Malcolm Orme Little

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Brigadier-General
Malcolm Orme Little
CB CBE
Born (1857-11-29)29 November 1857
Paddington, Middlesex, England
Died 1 February 1931(1931-02-01) (aged 73)
Allegiance British Crown
Service/branch  British Army
Years of service 1877–1917
Rank Brigadier-General
Unit 9th Queen's Royal Lancers
Commands held 9th Queen's Royal Lancers
3rd Cavalry Brigade
2/1st Welsh Border Mounted Brigade
Battles/wars Second Boer War
World War I
Spouse(s) Iris Hermoine Brassey
Relations General Sir Archibald Little, KCB

Brigadier-General Malcolm Orme Little, CB, CBE (29 November 1857 – 1 February 1931) was a cavalry officer in the British Army and champion polo player. He commanded a cavalry brigade in the Second Boer War and a yeomanry brigade in the First World War.

Early life[edit]

Malcolm Orme Little was born on 29 November 1857[1] at Sussex Square, Hyde Park Gardens, Paddington, Middlesex, England, to General Sir Archibald Little, KCB and his wife Jane (née Orme).[2]

Military career[edit]

He obtained his first commission as an infantry second-lieutenant in the Royal North Gloucester Militia[a] on 26 September 1877.[4] On 11 May 1878, he obtained a regular commission as a Second Lieutenant in the 17th Lancers[1] after graduating from the Royal Military College. He had been an Honorary Queen's Cadet.[5] On the same date, he resigned his Militia Commission.[6] On 19 October 1878, he transferred to the 9th Queen's Royal Lancers,[7] his father's regiment.[8] On the same date, the 9th Lancers departed Sialkot, India to take part in the Second Anglo-Afghan War.[9]

Little remained with the 9th Lancers for the rest of the century: he was promoted to lieutenant on 25 February 1880,[10] to captain on 20 October 1886,[11] to Major on 5 September 1894,[12] and to lieutenant-colonel (and to command of the regiment) on 15 March 1900.[13] By this time, the 9th Lancers were on active service in the Second Boer War.[14] The regiment formed part of the 3rd Cavalry Brigade[14] and took part in the Battle of Modder River, Relief of Kimberley and Battle of Paardeberg.[8] He was mentioned in despatches dated 31 March 1900.[15] Little took over command of the brigade[16] and was promoted to the local rank of brigadier-general in South Africa on 10 July 1900.[17][b] He was awarded a Brevet Colonelcy on 29 November 1900[19] and his local rank was confirmed on 8 April 1902,[20][c] when he took command of another brigade (possibly the Australian Brigade), which moved to Aberfeldy in the Orange River Colony.[21] He was again mentioned in a despatch on 23 June 1902, this time by Lord Kitchener, who wrote that Little had "proved himself as a capable leader of mounted troops in the field."[22] The war ended with the Peace of Vereeniging in late May 1902, and Little left Cape Town the following month arriving at Southampton in late July.[23]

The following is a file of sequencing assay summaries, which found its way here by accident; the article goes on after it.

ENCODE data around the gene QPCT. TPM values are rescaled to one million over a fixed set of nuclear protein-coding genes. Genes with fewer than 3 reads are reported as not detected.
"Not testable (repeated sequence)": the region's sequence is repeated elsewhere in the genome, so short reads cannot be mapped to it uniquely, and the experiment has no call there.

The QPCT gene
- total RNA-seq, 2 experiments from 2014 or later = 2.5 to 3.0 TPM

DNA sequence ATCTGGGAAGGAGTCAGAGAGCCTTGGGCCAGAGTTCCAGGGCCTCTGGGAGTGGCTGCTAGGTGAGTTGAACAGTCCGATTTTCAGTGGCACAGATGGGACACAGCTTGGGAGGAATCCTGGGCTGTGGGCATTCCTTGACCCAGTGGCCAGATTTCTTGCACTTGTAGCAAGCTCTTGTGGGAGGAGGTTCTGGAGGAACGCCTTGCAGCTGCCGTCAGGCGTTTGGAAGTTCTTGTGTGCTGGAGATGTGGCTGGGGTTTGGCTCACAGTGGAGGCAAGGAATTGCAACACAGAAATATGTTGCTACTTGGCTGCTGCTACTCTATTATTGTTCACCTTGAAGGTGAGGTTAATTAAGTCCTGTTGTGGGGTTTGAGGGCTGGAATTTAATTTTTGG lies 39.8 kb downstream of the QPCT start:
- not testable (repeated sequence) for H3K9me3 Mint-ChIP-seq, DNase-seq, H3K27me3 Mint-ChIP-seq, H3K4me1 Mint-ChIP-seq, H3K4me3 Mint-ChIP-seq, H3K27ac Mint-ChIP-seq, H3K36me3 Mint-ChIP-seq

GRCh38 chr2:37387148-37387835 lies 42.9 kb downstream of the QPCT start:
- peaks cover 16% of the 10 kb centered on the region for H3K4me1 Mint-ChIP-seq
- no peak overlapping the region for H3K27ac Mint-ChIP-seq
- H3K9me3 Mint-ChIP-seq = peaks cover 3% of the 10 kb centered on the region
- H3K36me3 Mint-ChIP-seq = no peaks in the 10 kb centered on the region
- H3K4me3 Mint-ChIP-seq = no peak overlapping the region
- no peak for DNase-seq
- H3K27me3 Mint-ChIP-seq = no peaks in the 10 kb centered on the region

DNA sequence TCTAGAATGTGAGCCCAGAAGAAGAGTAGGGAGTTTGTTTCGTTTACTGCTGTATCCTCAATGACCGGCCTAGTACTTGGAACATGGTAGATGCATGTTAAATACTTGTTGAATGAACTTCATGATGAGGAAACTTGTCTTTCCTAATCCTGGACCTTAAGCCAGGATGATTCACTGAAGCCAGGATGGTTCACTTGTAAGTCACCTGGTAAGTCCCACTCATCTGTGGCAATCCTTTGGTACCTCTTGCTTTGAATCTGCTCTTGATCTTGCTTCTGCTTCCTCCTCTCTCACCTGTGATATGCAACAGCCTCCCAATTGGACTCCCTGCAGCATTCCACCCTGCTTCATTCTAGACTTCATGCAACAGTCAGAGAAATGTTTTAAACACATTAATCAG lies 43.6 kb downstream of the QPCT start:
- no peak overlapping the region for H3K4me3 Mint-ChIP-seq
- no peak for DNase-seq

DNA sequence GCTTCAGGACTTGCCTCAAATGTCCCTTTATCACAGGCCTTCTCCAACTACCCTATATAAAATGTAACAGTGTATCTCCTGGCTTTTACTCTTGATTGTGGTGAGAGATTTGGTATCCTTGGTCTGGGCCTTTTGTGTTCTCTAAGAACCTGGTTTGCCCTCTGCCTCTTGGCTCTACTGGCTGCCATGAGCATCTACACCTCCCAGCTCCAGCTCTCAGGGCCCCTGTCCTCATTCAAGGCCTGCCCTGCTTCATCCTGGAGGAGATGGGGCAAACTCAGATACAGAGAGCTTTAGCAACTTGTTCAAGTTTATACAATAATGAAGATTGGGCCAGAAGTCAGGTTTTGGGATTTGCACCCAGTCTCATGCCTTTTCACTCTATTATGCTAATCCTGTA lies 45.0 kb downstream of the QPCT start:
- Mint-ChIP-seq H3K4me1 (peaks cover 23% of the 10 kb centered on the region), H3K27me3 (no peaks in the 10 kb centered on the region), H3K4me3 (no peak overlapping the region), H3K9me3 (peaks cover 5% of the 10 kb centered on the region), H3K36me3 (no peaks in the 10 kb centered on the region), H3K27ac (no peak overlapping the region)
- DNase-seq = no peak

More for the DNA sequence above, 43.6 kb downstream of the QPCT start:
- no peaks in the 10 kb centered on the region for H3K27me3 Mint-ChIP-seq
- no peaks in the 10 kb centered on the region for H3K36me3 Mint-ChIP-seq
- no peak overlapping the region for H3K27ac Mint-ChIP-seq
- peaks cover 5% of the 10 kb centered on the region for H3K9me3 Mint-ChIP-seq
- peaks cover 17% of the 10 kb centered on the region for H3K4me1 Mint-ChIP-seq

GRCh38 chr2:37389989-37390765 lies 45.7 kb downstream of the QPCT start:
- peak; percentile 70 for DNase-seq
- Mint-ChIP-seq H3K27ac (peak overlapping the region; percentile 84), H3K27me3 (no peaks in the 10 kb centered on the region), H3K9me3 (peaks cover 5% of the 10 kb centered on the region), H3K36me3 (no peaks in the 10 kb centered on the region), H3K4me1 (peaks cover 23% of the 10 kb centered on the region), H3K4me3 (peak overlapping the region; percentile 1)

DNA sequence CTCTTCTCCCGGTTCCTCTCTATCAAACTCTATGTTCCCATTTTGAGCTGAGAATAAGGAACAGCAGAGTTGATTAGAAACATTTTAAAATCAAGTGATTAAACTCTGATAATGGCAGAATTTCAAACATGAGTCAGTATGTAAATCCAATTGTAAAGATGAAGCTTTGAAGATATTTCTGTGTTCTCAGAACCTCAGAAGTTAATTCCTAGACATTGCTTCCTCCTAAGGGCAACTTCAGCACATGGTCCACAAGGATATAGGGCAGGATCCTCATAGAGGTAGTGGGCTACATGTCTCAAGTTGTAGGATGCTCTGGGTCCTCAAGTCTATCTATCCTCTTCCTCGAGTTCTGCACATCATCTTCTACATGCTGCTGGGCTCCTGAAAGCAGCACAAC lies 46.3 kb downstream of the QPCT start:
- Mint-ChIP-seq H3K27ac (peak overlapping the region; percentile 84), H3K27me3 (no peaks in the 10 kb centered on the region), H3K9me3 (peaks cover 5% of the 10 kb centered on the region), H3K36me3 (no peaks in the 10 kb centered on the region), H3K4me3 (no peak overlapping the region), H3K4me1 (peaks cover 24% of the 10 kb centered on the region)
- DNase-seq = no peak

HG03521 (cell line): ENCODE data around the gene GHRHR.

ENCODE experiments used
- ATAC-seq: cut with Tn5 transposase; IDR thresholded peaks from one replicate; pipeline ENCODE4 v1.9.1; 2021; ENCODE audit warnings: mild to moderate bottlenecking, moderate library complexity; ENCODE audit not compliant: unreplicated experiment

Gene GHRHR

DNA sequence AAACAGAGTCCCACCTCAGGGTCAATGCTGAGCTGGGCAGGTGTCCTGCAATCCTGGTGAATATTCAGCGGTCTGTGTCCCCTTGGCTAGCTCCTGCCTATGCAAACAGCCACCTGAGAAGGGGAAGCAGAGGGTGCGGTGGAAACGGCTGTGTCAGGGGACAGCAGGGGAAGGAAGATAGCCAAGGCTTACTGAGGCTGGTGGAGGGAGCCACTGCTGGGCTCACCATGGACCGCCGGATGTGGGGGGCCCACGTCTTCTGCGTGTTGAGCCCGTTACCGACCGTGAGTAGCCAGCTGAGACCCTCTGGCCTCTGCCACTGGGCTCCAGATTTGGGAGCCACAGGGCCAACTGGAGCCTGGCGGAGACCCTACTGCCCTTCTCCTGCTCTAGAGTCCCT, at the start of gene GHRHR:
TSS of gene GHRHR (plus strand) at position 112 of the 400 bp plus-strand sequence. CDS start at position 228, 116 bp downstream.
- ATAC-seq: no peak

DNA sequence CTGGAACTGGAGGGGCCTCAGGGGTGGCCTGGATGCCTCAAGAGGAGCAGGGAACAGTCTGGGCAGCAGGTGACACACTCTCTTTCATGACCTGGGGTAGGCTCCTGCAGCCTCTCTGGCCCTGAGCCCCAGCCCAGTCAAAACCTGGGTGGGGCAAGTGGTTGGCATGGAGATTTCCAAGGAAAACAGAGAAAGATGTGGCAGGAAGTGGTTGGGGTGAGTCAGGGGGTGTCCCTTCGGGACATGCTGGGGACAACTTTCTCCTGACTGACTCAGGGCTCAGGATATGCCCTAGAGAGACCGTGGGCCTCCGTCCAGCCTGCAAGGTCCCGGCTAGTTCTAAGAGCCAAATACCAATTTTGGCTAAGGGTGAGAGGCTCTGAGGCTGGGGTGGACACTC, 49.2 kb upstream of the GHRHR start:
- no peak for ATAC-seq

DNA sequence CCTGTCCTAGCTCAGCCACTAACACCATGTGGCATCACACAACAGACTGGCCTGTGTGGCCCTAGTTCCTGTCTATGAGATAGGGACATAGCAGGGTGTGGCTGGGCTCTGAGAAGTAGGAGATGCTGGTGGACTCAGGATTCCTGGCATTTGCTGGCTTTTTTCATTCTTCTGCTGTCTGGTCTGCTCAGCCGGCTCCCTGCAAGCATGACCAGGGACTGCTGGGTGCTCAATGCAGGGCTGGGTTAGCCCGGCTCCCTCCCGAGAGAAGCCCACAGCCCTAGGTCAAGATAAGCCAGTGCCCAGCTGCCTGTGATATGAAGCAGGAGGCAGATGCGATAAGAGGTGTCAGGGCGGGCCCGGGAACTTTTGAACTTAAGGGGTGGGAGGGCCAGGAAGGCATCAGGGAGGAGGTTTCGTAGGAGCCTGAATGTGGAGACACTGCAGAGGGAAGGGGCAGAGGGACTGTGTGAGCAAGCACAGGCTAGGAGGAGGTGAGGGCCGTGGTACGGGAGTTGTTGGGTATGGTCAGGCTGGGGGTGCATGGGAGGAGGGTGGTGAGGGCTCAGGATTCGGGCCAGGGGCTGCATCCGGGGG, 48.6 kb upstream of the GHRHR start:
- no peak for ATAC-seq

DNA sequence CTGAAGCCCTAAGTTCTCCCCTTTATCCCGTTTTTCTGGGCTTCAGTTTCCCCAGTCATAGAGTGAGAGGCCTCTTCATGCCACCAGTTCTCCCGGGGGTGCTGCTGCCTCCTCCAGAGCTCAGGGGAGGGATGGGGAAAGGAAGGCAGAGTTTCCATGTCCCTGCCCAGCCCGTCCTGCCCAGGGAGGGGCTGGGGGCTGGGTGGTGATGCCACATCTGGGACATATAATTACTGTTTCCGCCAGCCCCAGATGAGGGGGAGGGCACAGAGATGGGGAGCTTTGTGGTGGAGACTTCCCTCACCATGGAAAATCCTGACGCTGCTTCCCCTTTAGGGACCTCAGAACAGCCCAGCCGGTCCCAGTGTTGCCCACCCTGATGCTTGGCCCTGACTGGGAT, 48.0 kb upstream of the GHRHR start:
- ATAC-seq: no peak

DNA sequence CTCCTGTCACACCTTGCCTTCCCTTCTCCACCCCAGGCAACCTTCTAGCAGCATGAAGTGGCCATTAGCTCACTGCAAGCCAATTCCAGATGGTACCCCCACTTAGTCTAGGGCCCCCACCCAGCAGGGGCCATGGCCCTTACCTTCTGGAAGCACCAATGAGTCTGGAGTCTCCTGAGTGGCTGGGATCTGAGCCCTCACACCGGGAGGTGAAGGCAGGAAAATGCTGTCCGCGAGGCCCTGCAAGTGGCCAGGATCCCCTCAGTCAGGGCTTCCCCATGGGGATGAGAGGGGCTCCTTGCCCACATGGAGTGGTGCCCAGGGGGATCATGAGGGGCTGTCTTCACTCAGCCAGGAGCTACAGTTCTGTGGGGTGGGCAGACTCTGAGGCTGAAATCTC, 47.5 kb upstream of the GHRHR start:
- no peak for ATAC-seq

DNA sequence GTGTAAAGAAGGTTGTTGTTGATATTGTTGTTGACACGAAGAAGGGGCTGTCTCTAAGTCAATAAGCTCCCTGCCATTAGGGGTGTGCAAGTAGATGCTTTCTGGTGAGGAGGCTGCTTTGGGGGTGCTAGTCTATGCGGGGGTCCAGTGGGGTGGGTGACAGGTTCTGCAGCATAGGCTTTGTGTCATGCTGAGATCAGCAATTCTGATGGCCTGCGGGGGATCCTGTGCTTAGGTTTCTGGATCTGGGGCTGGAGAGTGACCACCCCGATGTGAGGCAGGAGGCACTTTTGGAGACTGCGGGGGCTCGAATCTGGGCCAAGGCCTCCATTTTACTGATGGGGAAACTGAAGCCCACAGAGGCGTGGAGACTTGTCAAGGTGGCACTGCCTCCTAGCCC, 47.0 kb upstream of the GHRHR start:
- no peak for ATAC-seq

After four years in command of the 9th Lancers, and having served the normal period in command, Little was retired on half-pay – for the first time – on 15 March 1904.[24] On 24 June 1904, as part of Edward VII's Birthday Honours, he was invested as a Companion of the Order of the Bath (CB).[25] He was recalled to active service on 4 May 1905 as a Staff Officer for Imperial Yeomanry and was promoted to the substantive rank of colonel.[26] He retired for the second time on 17 October 1908.[27]

With the outbreak of the First World War, Colonel Little was once again recalled to active service. On 18 September 1914 he was temporarily appointed as an Inspector of Remounts.[28] On 20 January 1915, he was appointed as brigade commander,[29] of the second line yeomanry 2/1st Welsh Border Mounted Brigade under the command of the 63rd (2nd Northumbrian) Division in the Newcastle area of Northumberland.[30] In April 1916, the brigade joined the 1st Mounted Division in East Anglia[31] but by July it had left for the Morpeth, Northumberland area.[32][d] At this time he was promoted to the temporary rank of brigadier-general.[34] On 13 June 1917 he relinquished his command,[35] and retired for the third and final time and was granted the honorary rank of brigadier-general in August 1917.[36]

Polo[edit]

Little won the International Polo Cup in 1886 for Britain alongside John Henry Watson, Captain Thomas Hone, and Captain the Hon. Richard Lawley, 4th Baron Wenlock.[37][38]

Personal life[edit]

Little married Iris Hermoine Brassey (10 November 1880 – 6 August 1970), the daughter of Albert Brassey and the Hon. Matilda Maria Helena Bingham,[39] on 7 July 1903 at St George's, Hanover Square, Westminster, London.[2] He was appointed as a Commander of the Order of the British Empire (CBE) later.[39] On 19 January 1923, Little was commissioned as a Deputy Lieutenant for the County of Warwick.[40]